Teachers of Students with Visual Impairments (TVI)


Teachers of students with visual impairments (or VI teachers) are specialized teachers with unique competencies to meet the diverse needs of students with visual impairments. VI teachers work within the special education system, but address the unique needs of children with visual impairments. In addition to working with the children (usually in a one-to-one relationship), VI teachers work closely with other teachers, parents, other people and organizations in the community. VI teachers are specialists at translating medical information into educational practices.
VI teachers understand basic diagnostic information about vision, and visual impairments. They take information on a student's visual diagnosis, conduct a functional vision evaluation, and a learning media assessment. Based on those sources of information develop a plan to best teach the student and work with others to address instructional needs. These needs will include basic core curriculum and student-specific needs.

Orientation and Mobility Specialists (O&M)

We are a mobile society. With orientation and mobility training, people with visual impairments are able to travel safely, efficiently and independently. Orientation and mobility is about being able to respond to the questions: Where am I?, Where am I going?, and How am I going to get there?
O&M specialists help people move about their home, school, community and workplace with confidence. Orientation and mobility specialists (O&M specialists) work with adults and children.
As an O&M specialist you might:
  • Teach a young blind baby how to move towards her mother’s voice.
  • Teach a child with low vision how to interpret the sounds of traffic.
  • Teach a teenager how to use a cane when traveling in a crowded mall.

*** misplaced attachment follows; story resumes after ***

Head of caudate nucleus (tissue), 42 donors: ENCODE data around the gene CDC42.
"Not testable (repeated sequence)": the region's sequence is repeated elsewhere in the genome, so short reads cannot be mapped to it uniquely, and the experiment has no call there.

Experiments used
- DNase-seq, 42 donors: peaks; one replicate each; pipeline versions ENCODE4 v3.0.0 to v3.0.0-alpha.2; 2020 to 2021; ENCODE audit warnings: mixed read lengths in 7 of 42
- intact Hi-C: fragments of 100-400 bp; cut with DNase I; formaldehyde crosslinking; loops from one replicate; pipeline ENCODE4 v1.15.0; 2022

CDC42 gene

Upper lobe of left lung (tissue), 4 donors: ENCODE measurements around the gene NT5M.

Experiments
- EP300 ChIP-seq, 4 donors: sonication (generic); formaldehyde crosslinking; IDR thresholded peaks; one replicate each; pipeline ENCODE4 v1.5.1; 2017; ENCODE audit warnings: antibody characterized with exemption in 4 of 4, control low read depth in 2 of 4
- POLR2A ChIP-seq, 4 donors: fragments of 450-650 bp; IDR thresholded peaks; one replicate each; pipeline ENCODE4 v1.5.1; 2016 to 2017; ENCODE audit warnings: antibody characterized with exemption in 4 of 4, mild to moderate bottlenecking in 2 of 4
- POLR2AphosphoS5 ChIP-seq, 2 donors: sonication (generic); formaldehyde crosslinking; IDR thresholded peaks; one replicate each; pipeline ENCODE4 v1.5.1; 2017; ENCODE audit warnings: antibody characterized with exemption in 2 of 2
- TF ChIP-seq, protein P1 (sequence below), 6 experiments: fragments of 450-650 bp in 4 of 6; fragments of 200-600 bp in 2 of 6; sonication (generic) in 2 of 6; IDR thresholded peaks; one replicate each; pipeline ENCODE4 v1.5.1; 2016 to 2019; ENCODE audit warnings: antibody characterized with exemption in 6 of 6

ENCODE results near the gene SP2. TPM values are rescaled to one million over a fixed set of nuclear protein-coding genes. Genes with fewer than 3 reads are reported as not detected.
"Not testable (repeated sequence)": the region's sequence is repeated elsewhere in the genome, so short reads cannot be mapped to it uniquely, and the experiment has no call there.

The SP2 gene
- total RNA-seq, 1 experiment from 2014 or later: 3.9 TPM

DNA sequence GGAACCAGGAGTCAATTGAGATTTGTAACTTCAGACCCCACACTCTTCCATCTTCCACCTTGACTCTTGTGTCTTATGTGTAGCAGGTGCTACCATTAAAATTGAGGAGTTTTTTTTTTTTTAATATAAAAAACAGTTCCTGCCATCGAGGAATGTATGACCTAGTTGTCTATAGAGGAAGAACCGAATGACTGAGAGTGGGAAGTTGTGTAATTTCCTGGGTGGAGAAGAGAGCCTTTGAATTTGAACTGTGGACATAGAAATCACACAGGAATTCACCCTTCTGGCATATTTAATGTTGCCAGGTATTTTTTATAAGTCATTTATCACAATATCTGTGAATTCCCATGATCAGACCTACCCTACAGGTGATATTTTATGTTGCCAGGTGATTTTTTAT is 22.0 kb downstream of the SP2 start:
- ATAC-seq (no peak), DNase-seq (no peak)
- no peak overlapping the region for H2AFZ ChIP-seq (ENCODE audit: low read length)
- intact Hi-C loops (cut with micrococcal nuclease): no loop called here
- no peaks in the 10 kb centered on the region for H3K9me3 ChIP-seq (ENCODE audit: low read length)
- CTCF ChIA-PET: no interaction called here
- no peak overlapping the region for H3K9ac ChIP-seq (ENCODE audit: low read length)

• Coordinate with family members to teach a visually impaired person how to participate in a sporting event.
  • Teach a visually impaired a man who recently lost his vision how to find the most efficient and safe way to get to work, home, and community events.
  • Work with community planners on safe street crossings, public transportation issues and other community resources.
Orientation and mobility specialists work for school districts, rehabilitation agencies and hospitals. Many O&M specialists are self-employed, working as contractors for districts or agencies.
O&M specialists can be certified with a bachelors degree in orientation and mobility, a post-bachelors certification and/or with a masters degree.

Low Vision Therapists (CLVT)

Low Vision Therapists are specialists in understanding low vision and devices that can improve functional vision. They translate the medical information into functional information, with the use of magnifiers, telescopes, and techniques to maximize vision. Low vision devices may include a closed circuit TV, magnifiers for various purposes and how to use light to its best advantage. Low Vision Therapists work closely with doctors and are expert at teaching people how to use low vision devices.


Low Vision Therapists typically work within a doctor’s office or a rehabilitation agency.

As a Low Vision Therapist, you might:
  • Help a Grandmother use her low vision devices so she can see the pictures of her grandchildren.

  • Show how to use low vision devices so a father can read his mail and pay his bills.

  • Teach a young person how to use low vision devices to determine which bus will take them to work or college